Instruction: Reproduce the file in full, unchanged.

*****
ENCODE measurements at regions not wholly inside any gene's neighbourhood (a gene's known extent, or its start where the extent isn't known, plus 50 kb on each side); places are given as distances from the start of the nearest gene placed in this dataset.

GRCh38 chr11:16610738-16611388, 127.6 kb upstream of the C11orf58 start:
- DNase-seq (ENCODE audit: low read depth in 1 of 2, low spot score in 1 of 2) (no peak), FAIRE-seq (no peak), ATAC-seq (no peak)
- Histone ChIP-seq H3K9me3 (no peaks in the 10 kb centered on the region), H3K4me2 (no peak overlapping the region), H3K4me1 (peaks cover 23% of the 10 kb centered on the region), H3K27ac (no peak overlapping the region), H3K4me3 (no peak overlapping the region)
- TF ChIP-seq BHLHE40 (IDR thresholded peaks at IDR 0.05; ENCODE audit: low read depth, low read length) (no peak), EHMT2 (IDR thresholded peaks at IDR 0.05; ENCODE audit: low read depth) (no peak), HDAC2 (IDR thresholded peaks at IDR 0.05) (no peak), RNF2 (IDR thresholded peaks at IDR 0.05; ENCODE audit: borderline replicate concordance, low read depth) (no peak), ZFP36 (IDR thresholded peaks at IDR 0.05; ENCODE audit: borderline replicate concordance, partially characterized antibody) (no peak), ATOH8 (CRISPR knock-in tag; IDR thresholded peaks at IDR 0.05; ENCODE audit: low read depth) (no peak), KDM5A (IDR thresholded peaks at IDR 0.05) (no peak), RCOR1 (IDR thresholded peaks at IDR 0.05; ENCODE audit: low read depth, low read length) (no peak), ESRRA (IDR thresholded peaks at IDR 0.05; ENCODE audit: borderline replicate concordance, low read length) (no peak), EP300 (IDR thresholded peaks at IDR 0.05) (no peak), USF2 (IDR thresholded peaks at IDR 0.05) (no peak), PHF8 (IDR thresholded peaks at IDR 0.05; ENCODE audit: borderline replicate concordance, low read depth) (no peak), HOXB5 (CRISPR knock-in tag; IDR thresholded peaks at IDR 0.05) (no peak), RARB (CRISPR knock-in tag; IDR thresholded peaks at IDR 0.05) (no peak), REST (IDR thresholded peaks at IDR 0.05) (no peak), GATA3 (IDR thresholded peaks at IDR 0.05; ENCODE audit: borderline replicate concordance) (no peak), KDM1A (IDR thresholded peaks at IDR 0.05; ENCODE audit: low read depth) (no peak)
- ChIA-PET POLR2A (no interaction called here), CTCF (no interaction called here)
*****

ENCODE measurements at regions not wholly inside any gene's neighbourhood (a gene's known extent, or its start where the extent isn't known, plus 50 kb on each side); places are given as distances from the start of the nearest gene placed in this dataset.

GRCh38 chr11:16610738-16611388, 127.6 kb upstream of the C11orf58 start:
- DNase-seq (ENCODE audit: low read depth in 1 of 2, low spot score in 1 of 2) (no peak), FAIRE-seq (no peak), ATAC-seq (no peak)
- Histone ChIP-seq H3K9me3 (no peaks in the 10 kb centered on the region), H3K4me2 (no peak overlapping the region), H3K4me1 (peaks cover 23% of the 10 kb centered on the region), H3K27ac (no peak overlapping the region), H3K4me3 (no peak overlapping the region)
- TF ChIP-seq BHLHE40 (IDR thresholded peaks at IDR 0.05; ENCODE audit: low read depth, low read length) (no peak), EHMT2 (IDR thresholded peaks at IDR 0.05; ENCODE audit: low read depth) (no peak), HDAC2 (IDR thresholded peaks at IDR 0.05) (no peak), RNF2 (IDR thresholded peaks at IDR 0.05; ENCODE audit: borderline replicate concordance, low read depth) (no peak), ZFP36 (IDR thresholded peaks at IDR 0.05; ENCODE audit: borderline replicate concordance, partially characterized antibody) (no peak), ATOH8 (CRISPR knock-in tag; IDR thresholded peaks at IDR 0.05; ENCODE audit: low read depth) (no peak), KDM5A (IDR thresholded peaks at IDR 0.05) (no peak), RCOR1 (IDR thresholded peaks at IDR 0.05; ENCODE audit: low read depth, low read length) (no peak), ESRRA (IDR thresholded peaks at IDR 0.05; ENCODE audit: borderline replicate concordance, low read length) (no peak), EP300 (IDR thresholded peaks at IDR 0.05) (no peak), USF2 (IDR thresholded peaks at IDR 0.05) (no peak), PHF8 (IDR thresholded peaks at IDR 0.05; ENCODE audit: borderline replicate concordance, low read depth) (no peak), HOXB5 (CRISPR knock-in tag; IDR thresholded peaks at IDR 0.05) (no peak), RARB (CRISPR knock-in tag; IDR thresholded peaks at IDR 0.05) (no peak), REST (IDR thresholded peaks at IDR 0.05) (no peak), GATA3 (IDR thresholded peaks at IDR 0.05; ENCODE audit: borderline replicate concordance) (no peak), KDM1A (IDR thresholded peaks at IDR 0.05; ENCODE audit: low read depth) (no peak)
- ChIA-PET POLR2A (no interaction called here), CTCF (no interaction called here)